I want like Vasya! How to respond to requests to buy an expensive thing?


“Everyone has a tablet, but I don’t!”, “Lena has sneakers from a famous brand store, I want those too!” How many parents have heard such exclamations of their beloved son or daughter? Probably almost everything.

Of course, moms and dads do not want their child to feel left out. However, spending on some whims is completely “not worth the candle.” And in general: when did these things and gadgets begin to be valued more than intelligence, abilities, humanity? We propose to understand.

Where does it all start

Of course, the child does not wake up abruptly in one morning with the desire to own the same hoverboard as Grisha’s classmate. The desire to possess things like a neighbor, friend or acquaintance is born gradually.

At a younger preschool age, kids regularly ask their parents to buy them either a toy, or a candy, or a book — the flow of their desires does not disappear for a minute. And as soon as the parents refuse to do this, it comes to tears and hysteria.

Then the child begins to notice interesting things not only in stores, but also in other children. “Mom, look what a beautiful teddy bear that boy has. Will you buy me the same? Or: “Sasha has a new set of felt-tip pens in kindergarten, and Misha has a new collection car.”

In fact, the parental ability to say “no” in such situations is the best way to form choice skills in the baby. Through restrictions, he learns to distinguish impulsive purchases from necessary ones and to make a choice in favor of something important, not secondary.

As a child grows up, their needs change. The cost of requests also changes. If at first he needed sweets and cars, then at the end of primary and secondary school he needs smartphones, tablets, clothes and modern gadgets.

Why is Vasya’s grass behind the fence greener?

But why does it seem to the child that Vasya, Petya or Masha have better things than his? What is the reason for wanting to be like another child? There may be several reasons.

one. Special Environment. If a child studies in some fashionable lyceum, where he has children of deputies, stars or oligarchs among his classmates, then it is not surprising that in a month or two he will start pestering you with requests to buy the latest iPhone or hire a personal driver on a Rolls-Royce.

2. Common interests. Sometimes gadgets, fashionable clothes or cutting-edge toys can be intermediaries in a child’s communication with other children. In this case, the desire to have a “doll like Anya’s” or “a quadcopter like Dima’s” may be due to the desire to be like a child with whom the son or daughter is on the same wavelength.

3. Desire for status. Bright plumage is important for a bird, and expensive things for children. With the help of a super-sophisticated tablet or console, the child tries to get the approval of peers in order to achieve a high position in children’s society.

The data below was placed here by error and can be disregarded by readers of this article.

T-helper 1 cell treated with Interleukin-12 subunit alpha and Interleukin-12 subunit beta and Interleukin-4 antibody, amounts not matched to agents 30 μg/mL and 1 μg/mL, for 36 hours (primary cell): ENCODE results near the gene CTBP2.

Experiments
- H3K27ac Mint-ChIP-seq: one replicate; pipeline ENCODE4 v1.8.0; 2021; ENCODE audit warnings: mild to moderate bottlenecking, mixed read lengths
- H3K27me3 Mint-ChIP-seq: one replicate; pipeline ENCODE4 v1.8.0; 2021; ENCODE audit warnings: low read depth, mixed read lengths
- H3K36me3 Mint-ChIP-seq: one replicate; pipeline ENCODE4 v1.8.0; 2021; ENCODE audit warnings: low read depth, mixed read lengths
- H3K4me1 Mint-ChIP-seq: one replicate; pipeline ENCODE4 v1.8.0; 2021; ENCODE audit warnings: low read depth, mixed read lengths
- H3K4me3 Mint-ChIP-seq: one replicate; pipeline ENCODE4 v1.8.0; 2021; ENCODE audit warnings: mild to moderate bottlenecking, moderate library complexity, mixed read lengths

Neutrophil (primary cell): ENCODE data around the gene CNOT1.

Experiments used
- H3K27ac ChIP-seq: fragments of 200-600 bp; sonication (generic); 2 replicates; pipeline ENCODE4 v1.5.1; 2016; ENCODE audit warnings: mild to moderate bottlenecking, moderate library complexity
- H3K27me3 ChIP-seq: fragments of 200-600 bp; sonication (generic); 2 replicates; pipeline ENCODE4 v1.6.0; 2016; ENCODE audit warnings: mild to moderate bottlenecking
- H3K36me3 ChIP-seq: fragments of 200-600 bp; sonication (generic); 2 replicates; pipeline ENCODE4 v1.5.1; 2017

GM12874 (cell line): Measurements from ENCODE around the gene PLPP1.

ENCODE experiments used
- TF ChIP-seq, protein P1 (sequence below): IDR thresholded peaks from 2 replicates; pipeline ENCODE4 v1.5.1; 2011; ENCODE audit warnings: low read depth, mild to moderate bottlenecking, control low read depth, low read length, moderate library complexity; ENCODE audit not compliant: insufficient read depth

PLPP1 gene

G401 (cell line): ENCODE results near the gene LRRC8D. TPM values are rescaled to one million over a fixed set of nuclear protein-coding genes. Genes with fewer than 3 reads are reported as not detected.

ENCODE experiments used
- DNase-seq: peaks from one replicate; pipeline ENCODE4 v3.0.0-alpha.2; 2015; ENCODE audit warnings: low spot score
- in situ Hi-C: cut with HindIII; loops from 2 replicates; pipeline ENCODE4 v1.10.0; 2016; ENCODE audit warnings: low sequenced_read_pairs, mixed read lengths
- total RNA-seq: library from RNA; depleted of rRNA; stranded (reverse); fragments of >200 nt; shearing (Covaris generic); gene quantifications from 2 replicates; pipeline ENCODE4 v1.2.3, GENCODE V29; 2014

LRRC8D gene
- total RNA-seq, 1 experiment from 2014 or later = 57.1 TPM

four. Desire to join the team. Often a child who does not have a touch phone is expelled from the social circle, and sometimes simply poisoned. The need to be part of the children’s team leads to requests to buy a new phone or some more stylish clothes. Sometimes in this way children try to get closer to the leader of the group, to get his praise or attention.

5. Quality. Yes, most often children are well versed in new products. And sometimes the need to get a «smartphone like a neighbor» is not caused by envy, but by the understanding that the neighbor’s smartphone really has an excellent camera, wide screen and powerful technical characteristics. However, in this case, the child, as a rule, can adequately convey to mom and dad why he needs this or that thing, and arguments like “Everyone has iPhones, I’m the only fool without an iPhone” are not used.

How to be and what to do: cheat sheets for parents

In order to adequately get out of this conflict of interest, parents need to think through behavioral strategies. For example:

  • Refuse the child, using family values ​​as arguments (“Our family is against this”) or school rules (“Smartphones are prohibited in your school, you can only use push-buttons”);
  • Invite the child to save up and purchase a thing with their own money;
  • Give your child a choice: “Either a new game console, or a trip to the camp that you have been waiting for. Choose»;
  • Analyze the situation, discuss together the reason for the desire to possess this or that thing and find a joint solution. For example, if he wants to stand out, then maybe it is better to dye a strand of hair in a bright color, become the funniest in the class, or learn to pull up 20 times in a row?
  • Talk to your child about what prestige is, and tell them that in our time, and not only in ours, personal qualities are valued, and not a gadget model;
  • Try to find budget options for the things you want, but of good quality and with similar features.

It is always important for parents to be attentive to the needs of children. Behind the desire to possess this or that thing lie different feelings and experiences, and therefore a sharp refusal can provoke serious consequences: loss of trust, isolation and even theft. For this reason, it is always necessary to listen to the child first, and then talk to him and find a compromise.


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